Loyal and true to the red, white and blue

Local families show patriotic pride

Written by Sara Garrison

On Independence Day each year, United States residents of all ages gather to show their patriotic pride. Four local families share why patriotism is so important to them, not just on the Fourth of July, but throughout the year as well.

The Rhein family

Dean Rhein served in the U.S. Army for 10 years from 1996 to 2006. As a disabled combat veteran, Rhein and his family show their patriotism every day.

Dean works at the VA hospital serving local veterans. Last year, he organized a 9/11 Memorial Run to benefit Veteran Suicide Awareness. In addition to patriotic decorations displayed at the Rhein family home, Dean has an American flag and Prisoner of War flag tattoo on his right arm.

“The American flag represents the values and ideals that I fought so hard for when I was in the military. It is important for our citizens to realize that they are lucky to be able to live in our great nation,” says Dean Rhein. “I have seen what it is like to be in a country where basic rights such as freedom of speech are not allowed. I’ve lost friends, both due to combat and back on the home front in the aftermath of war. It would be hard to think that those fallen soldiers died in vain.”

In addition to Independence Day, the Rhein family celebrates every patriotic holiday with pride. As a parent, Dean wants to teach his kids to respect the flag and to educate others about what it means to be patriotic.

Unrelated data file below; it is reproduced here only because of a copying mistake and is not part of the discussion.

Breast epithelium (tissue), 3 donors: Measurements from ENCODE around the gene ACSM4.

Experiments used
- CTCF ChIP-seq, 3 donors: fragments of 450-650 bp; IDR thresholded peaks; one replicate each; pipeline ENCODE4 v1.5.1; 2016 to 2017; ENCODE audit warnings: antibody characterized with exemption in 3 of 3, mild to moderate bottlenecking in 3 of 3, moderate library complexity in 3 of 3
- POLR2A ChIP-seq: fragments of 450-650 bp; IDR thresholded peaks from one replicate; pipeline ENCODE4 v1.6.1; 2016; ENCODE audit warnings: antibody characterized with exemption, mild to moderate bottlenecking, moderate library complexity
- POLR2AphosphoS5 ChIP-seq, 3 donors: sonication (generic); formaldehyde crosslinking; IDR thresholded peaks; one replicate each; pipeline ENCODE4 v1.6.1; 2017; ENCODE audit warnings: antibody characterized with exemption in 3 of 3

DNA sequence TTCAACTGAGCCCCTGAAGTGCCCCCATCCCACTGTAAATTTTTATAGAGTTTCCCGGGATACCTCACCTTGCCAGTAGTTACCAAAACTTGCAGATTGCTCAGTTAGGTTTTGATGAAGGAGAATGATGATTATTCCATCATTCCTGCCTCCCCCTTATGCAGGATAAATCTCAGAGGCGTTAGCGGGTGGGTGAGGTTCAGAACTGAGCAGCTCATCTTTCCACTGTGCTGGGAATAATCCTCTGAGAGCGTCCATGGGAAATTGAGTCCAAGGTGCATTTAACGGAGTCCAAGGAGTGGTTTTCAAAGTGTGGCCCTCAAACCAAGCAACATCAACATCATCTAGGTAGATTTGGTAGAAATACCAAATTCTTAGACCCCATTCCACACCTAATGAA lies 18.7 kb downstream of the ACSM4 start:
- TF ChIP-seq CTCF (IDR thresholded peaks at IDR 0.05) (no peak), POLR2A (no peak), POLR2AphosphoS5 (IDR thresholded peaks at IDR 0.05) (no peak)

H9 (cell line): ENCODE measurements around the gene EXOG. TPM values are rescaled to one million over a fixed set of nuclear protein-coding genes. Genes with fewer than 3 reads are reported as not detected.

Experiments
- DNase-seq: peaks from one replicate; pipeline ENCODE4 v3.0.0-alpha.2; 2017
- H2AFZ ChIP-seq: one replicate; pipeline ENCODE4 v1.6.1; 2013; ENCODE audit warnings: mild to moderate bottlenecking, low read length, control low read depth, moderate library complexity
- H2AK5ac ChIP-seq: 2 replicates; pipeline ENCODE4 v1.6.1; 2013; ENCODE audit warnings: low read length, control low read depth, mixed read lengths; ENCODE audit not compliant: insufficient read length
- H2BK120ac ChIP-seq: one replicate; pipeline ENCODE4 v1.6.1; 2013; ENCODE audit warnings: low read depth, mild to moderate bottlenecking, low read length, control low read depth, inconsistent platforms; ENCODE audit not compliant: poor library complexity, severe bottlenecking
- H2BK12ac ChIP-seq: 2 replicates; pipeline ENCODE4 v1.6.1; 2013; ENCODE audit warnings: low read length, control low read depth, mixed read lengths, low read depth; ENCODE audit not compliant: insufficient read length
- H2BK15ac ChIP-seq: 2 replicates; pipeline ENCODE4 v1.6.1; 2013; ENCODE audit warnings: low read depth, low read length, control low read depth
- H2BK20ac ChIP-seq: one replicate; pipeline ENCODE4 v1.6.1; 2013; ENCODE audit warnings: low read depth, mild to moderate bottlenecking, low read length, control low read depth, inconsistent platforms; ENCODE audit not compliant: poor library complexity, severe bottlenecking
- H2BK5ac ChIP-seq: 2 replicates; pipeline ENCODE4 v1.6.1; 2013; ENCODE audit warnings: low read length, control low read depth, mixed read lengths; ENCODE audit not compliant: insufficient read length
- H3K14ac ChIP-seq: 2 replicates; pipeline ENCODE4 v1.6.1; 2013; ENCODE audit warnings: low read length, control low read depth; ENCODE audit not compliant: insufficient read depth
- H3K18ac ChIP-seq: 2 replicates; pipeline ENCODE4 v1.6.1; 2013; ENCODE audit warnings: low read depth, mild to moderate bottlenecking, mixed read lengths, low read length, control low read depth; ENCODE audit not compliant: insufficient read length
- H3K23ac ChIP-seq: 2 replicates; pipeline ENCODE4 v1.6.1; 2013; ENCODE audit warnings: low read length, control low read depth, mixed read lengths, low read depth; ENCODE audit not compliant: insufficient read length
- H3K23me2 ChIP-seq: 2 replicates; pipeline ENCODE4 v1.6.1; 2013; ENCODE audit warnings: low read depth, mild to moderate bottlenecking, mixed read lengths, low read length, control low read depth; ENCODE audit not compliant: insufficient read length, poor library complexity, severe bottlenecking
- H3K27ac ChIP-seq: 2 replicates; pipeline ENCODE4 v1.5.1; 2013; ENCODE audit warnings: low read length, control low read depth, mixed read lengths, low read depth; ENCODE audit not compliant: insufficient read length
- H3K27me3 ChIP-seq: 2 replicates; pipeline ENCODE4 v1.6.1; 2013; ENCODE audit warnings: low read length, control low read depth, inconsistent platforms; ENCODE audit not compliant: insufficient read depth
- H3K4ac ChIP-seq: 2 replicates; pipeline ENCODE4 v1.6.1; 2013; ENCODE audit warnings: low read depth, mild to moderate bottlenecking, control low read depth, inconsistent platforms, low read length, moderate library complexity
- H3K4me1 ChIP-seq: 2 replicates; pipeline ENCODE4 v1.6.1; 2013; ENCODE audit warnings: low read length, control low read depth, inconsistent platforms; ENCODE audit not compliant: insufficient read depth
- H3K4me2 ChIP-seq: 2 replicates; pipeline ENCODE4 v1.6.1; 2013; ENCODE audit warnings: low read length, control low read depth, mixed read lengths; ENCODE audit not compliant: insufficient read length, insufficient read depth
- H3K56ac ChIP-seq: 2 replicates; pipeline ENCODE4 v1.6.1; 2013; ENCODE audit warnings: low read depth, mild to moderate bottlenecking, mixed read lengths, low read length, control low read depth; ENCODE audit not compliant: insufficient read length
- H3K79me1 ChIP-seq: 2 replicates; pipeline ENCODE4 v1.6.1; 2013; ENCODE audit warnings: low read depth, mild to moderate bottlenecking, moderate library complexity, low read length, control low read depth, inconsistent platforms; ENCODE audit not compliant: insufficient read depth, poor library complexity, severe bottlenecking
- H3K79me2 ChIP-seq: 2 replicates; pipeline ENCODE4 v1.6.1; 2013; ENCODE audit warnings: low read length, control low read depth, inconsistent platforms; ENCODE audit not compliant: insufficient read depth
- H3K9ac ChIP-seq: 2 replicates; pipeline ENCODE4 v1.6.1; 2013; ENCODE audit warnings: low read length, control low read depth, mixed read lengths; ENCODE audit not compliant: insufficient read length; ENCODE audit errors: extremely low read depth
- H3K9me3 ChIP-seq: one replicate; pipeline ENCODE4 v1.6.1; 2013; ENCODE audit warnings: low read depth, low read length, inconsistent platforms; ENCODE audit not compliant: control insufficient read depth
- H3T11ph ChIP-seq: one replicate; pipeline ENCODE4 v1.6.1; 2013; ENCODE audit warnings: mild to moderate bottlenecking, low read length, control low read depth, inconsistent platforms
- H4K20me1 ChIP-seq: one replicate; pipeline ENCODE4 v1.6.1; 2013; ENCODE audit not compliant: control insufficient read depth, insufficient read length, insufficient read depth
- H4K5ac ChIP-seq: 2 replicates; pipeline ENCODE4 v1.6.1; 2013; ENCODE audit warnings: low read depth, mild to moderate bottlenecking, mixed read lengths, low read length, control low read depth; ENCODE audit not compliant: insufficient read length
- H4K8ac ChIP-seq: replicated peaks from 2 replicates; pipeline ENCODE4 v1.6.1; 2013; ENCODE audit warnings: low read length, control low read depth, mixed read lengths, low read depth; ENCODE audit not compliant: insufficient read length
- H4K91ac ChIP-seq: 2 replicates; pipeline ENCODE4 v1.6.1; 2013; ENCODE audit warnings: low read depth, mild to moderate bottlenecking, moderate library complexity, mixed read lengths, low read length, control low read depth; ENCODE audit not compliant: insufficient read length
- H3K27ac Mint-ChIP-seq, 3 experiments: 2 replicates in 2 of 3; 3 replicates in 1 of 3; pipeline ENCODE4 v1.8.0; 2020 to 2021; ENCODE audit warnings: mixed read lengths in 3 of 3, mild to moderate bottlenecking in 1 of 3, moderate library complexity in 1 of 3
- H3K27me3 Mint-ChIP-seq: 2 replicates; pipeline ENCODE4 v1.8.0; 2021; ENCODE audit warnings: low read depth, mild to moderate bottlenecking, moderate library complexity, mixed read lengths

Rhein explains, “Of course I’m proud of our country. Our country was founded by a bunch of rebels that stood up and said, ‘We won’t lay down and take it anymore.’ We have strong roots, but we also have diverse cultures that make us what we are today. There’s not another country like it, and it is our home, so it is important to be proud of it.”

The Rapp family

David Rapp served in the Army from August 1970 through July 1973. During his military service, Dave fought in Vietnam and served in the Army Reserve and National Guard from 1975 to 1995. Each year, Dave and his wife, Judy, gather with family to celebrate the Fourth of July with dinner, fireworks and occasionally, a history lesson.

“We talk to our children, grandchildren and others about service to the country — military and otherwise,” says Rapp. “We strongly believe that patriotism is a year round commitment, not something just brought out with the flag, firecrackers and Fourth of July banners.”

Dave was born in Germany a few years after the end of World War II. His dad served in the U.S. Army Air Corps (Air Force) for 26 years.

“My mom and dad brought me to America when I was 10 weeks old. I was taught, from an early age, how fortunate we are to live in this great country and how we are obligated to serve her — in the military or otherwise,” says Rapp. “I very much took to heart President Kennedy’s admonition, ‘Ask not what your country can do for you. Ask what you can do for your country.’”

Dave and Judy have taught their children and their grandchildren about the importance giving back, working to improve the country.

“As President Reagan once said, ‘True patriots love their country and their countrymen.’ Even though we don’t always agree on things and even though we may not like each other on a personal level, we are all part of the fabric of this country’s future. We must recognize our country’s shortcomings as well as its accomplishments and work to correct the shortcomings and add to the accomplishments,” says Rapp. “No matter what our personal or political differences, we must remember what a remarkable country we live in and show our commitment to its preservation. ‘United we stand. Divided we fall’ should not simply be given lip service. It must be taken to heart.”